I’ll file this as one of the “Patently Obvious” responses that have come out of Mike Rizzo‘s mouth in response to a reporter’s question, but Rizzo went “on record” as saying that Taylor Jordan will “get every opportunity to be in the mix for the rotation next year” per beat reports (this example from Byron Kerr) after Jordan got his first major league victory in Sunday 7/28/13’s 14-1 blow-out of the Mets.
Well, of course he’ll get a chance to compete for the rotation. He’s pitching a hell of a lot better right now than $13M man Dan Haren, for approximately 1/30th of the cost. What GM doesn’t want that??
One of the big reasons I started this blog was to talk about the development of Nats minor league pitchers. Back in the dark days, when the team was spending $15M on the FA market to acquire 5th starters like Jason Marquis, I became convinced that the single most valuable commodity in Major League Baseball (in terms of talent development and acquisition) was the pre-arbitration starting pitcher. Our farm system had the “Loria/Bowden” holes in terms of player development in the 2007-2009 time frame and for a few years the team couldn’t develop an effective starter, instead relying on guys like Marquis and on other minor league/low-end free agent signings (think Tim Redding, Daniel Cabrera, and the aging Livan Hernandez being examples). Rizzo came in, put the emphasis on drafting and development, and now the opening day rotation features 3 home-grown guys and a fourth in Gio Gonzalez who was acquired by trading other home-grown guys.
One of my biggest data-collection projects was the information behind my regular “Pitcher Wins on the Free Agency Market” post. After looking at pretty much every significant FA pitcher signing that baseball has ever had, and calculating salary versus wins, it became clear that teams are historically doing well if they get about one win per $1M spent on a FA pitcher. Sign a guy for $13M a year? You hope to get 13 wins out of him.
But this analysis also shows just how valuable the pre-arbitration, cost-controlled starter is. Consider Clay Buchholz for Boston in 2010; he goes 17-7 in his 3rd active year, earning the MLB minimum of $443,000. That 17-win capability eventually earned him a $12-$13M/year contract, but while he was getting the minimum he was winning games for Boston for pennies on the dollar versus what it would have cost Boston to purchase that capability on the open market.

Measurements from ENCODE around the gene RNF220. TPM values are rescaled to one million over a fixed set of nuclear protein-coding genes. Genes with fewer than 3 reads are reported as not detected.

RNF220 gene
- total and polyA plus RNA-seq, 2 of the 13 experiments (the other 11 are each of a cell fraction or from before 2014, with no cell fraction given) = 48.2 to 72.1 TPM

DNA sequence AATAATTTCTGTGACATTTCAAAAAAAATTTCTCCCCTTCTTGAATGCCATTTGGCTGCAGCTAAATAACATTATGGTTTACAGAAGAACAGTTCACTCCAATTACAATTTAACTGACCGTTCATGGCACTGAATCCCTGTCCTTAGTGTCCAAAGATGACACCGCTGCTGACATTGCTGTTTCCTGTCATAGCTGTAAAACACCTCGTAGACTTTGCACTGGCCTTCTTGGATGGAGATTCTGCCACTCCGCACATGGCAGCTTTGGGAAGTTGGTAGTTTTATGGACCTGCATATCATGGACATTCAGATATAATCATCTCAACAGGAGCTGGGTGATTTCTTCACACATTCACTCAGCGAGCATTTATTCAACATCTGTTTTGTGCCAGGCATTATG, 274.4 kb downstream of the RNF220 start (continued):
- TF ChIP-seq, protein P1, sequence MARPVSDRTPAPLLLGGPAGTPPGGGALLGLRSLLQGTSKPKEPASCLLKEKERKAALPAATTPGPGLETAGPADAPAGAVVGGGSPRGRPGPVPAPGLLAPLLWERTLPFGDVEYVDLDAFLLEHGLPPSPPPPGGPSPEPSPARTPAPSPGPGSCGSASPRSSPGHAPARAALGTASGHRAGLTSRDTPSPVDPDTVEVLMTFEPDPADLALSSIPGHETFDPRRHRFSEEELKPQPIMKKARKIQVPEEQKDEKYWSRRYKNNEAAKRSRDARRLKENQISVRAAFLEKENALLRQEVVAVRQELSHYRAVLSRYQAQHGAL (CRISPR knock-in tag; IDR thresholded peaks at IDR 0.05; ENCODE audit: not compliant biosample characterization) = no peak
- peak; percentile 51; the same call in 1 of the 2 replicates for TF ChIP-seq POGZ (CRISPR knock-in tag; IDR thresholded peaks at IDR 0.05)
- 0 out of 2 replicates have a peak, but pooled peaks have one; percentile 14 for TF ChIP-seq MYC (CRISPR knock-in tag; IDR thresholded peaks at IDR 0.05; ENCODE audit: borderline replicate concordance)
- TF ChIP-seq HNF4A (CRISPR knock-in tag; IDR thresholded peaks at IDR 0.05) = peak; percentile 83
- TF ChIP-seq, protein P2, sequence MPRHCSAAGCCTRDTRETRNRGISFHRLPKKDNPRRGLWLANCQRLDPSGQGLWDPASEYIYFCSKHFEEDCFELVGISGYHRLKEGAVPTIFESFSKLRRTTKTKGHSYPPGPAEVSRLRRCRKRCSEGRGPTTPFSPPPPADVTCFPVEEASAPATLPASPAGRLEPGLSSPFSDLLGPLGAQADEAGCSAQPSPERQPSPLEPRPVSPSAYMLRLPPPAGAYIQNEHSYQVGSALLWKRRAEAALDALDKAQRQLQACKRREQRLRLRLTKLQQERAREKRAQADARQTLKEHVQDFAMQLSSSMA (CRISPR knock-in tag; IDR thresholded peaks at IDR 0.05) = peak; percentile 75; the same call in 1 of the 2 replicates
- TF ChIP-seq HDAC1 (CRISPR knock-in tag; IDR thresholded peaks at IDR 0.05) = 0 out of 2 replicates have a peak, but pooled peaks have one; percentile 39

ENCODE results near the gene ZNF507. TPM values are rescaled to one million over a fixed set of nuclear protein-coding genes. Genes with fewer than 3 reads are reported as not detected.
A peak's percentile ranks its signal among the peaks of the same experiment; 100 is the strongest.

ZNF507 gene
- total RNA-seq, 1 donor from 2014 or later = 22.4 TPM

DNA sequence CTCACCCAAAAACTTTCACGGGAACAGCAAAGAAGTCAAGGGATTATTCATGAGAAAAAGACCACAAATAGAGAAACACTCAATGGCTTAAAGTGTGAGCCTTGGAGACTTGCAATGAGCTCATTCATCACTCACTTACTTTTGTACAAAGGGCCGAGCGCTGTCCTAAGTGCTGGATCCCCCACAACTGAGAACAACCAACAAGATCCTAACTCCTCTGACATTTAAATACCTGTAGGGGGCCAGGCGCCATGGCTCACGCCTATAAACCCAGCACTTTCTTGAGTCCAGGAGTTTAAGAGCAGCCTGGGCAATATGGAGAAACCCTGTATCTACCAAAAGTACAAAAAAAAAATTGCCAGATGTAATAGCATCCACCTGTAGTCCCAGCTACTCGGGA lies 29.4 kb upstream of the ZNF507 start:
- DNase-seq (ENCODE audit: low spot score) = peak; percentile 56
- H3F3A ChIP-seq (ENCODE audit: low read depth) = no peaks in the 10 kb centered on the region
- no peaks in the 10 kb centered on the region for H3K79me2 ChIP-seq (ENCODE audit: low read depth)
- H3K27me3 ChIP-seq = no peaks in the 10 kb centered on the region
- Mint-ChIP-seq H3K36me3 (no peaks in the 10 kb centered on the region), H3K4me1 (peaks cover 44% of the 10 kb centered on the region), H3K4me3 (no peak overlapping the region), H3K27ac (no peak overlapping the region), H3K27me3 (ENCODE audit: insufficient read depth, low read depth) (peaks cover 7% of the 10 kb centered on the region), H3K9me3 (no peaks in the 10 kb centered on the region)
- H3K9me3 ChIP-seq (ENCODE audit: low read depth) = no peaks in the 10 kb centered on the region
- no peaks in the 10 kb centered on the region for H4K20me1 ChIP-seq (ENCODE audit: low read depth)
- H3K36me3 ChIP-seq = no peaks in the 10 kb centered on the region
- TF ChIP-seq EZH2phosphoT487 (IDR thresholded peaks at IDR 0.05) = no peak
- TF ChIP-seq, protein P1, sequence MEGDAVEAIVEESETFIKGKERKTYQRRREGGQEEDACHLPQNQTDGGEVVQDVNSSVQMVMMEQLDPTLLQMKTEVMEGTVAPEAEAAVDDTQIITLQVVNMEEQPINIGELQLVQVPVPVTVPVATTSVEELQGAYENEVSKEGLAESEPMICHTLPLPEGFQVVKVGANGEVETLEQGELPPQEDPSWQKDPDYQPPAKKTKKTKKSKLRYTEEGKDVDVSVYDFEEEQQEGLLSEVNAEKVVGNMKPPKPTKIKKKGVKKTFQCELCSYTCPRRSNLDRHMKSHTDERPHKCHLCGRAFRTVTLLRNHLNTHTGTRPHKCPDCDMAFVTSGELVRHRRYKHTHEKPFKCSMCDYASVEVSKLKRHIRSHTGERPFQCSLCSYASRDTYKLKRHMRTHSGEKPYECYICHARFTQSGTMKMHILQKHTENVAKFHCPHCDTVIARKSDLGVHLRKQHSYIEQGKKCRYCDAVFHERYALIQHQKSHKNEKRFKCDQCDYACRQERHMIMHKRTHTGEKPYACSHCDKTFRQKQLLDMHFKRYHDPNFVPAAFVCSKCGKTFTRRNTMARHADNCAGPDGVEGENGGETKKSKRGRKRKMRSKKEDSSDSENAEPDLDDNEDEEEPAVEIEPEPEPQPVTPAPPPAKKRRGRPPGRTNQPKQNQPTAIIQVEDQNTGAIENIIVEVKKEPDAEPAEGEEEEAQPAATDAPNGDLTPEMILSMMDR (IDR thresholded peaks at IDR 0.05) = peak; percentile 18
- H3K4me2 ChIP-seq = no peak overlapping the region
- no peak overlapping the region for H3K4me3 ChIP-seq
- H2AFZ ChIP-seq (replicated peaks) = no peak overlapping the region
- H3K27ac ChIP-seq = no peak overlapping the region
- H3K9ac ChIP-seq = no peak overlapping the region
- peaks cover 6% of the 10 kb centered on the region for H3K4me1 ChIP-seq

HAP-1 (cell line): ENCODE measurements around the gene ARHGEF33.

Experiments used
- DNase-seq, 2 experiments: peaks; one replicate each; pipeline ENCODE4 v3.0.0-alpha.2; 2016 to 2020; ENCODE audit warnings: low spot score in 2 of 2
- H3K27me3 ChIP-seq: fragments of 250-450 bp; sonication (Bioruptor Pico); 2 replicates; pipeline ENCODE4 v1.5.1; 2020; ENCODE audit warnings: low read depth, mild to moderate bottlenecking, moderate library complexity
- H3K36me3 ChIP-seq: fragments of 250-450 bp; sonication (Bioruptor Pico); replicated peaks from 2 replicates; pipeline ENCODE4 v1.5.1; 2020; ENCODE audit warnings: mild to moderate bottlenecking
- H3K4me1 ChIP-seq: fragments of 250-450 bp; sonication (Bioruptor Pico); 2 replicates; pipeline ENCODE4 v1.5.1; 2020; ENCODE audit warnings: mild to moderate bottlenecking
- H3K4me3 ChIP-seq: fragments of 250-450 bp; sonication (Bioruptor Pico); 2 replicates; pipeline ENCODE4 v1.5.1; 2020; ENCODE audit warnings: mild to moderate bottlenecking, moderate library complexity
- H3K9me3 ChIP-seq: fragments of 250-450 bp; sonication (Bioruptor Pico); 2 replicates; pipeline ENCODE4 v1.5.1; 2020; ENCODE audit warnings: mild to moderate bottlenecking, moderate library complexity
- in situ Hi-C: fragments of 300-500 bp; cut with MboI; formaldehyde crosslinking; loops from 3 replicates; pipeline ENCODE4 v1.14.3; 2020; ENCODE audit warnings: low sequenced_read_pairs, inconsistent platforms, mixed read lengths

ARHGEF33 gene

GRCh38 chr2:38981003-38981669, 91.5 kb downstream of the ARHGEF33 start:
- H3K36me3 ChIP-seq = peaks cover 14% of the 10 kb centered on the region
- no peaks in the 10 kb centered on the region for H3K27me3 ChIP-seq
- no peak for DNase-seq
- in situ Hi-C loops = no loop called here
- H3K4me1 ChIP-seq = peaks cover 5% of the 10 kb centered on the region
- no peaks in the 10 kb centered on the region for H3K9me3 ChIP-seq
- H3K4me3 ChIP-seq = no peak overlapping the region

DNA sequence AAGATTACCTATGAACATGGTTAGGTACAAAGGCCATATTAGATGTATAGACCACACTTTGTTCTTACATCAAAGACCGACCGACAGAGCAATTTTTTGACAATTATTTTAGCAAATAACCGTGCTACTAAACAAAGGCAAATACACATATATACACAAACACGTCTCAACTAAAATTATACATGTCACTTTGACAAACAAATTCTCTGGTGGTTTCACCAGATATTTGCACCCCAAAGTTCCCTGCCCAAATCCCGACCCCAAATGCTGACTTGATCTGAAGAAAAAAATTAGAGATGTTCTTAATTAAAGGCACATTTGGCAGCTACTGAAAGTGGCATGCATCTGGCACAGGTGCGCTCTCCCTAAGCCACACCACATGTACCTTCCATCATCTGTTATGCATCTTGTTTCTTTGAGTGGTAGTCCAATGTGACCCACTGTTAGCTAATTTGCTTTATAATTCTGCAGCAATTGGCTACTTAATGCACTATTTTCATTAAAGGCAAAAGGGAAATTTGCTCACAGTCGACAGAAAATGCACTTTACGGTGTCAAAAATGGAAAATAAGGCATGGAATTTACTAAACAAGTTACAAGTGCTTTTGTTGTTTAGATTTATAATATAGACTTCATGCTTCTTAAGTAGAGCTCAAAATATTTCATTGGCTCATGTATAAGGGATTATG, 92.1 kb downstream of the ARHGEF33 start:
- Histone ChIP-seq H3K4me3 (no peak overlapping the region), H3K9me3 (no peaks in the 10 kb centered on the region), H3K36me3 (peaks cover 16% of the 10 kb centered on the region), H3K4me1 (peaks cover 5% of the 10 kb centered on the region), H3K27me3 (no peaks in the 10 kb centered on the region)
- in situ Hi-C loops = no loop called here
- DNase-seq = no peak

Combine this point with the continually dwindling talent available on the FA market these as teams lock up their players earlier and more frequently, and the price for pitching just continues to go higher. Zack Greinke signed a 6 year $147M contract paying him more than $24M annually last summer partly because he was the only significant pitcher out there. Grienke is talented, don’t get me wrong, but outside of his unbelievable 2009 season he’s basically pitched like a #3 starter. Even this year, he’s pitching to a rather pedestrian 103 ERA+, just barely above the league average of adjusted ERA for starters. Not exactly what you expect for that kind of money. The 2014 Free Agent Market in terms of pitching is looking equally as bare as 2013. The best guy out there may be Matt Garza, who again is talented but is also injury prone and not exactly a league-wide Ace. Get past Garza and you’re looking at inconsistent (Ricky Nolasco or Phil Hughes), injury plagued (Shawn Marcum or Colby Lewis), just old guys (Freddy Garcia, Hiroki Kuroda) and pure wild cards (Tim Lincecum or Scott Kazmir).